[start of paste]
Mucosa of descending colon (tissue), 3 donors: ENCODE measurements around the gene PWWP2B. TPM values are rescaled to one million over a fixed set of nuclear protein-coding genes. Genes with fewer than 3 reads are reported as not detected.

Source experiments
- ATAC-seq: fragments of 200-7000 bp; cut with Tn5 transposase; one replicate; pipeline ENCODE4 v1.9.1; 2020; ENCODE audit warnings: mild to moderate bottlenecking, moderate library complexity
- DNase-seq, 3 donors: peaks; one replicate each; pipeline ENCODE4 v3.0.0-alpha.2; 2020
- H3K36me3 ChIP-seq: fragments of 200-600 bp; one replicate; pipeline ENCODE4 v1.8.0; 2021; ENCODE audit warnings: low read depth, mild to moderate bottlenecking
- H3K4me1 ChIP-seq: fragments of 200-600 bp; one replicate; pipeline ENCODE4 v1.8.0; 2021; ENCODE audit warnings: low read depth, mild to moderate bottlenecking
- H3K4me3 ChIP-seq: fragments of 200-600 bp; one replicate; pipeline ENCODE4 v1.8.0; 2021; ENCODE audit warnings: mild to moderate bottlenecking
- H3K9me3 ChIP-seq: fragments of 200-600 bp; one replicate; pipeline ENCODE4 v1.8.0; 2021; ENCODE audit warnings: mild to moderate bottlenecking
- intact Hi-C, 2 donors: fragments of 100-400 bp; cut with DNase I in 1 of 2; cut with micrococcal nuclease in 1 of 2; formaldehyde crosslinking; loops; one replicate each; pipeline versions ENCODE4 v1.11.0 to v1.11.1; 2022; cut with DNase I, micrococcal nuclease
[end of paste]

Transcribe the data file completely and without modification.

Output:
Mucosa of descending colon (tissue), 3 donors: ENCODE measurements around the gene PWWP2B. TPM values are rescaled to one million over a fixed set of nuclear protein-coding genes. Genes with fewer than 3 reads are reported as not detected.

Source experiments
- ATAC-seq: fragments of 200-7000 bp; cut with Tn5 transposase; one replicate; pipeline ENCODE4 v1.9.1; 2020; ENCODE audit warnings: mild to moderate bottlenecking, moderate library complexity
- DNase-seq, 3 donors: peaks; one replicate each; pipeline ENCODE4 v3.0.0-alpha.2; 2020
- H3K36me3 ChIP-seq: fragments of 200-600 bp; one replicate; pipeline ENCODE4 v1.8.0; 2021; ENCODE audit warnings: low read depth, mild to moderate bottlenecking
- H3K4me1 ChIP-seq: fragments of 200-600 bp; one replicate; pipeline ENCODE4 v1.8.0; 2021; ENCODE audit warnings: low read depth, mild to moderate bottlenecking
- H3K4me3 ChIP-seq: fragments of 200-600 bp; one replicate; pipeline ENCODE4 v1.8.0; 2021; ENCODE audit warnings: mild to moderate bottlenecking
- H3K9me3 ChIP-seq: fragments of 200-600 bp; one replicate; pipeline ENCODE4 v1.8.0; 2021; ENCODE audit warnings: mild to moderate bottlenecking
- intact Hi-C, 2 donors: fragments of 100-400 bp; cut with DNase I in 1 of 2; cut with micrococcal nuclease in 1 of 2; formaldehyde crosslinking; loops; one replicate each; pipeline versions ENCODE4 v1.11.0 to v1.11.1; 2022; cut with DNase I, micrococcal nuclease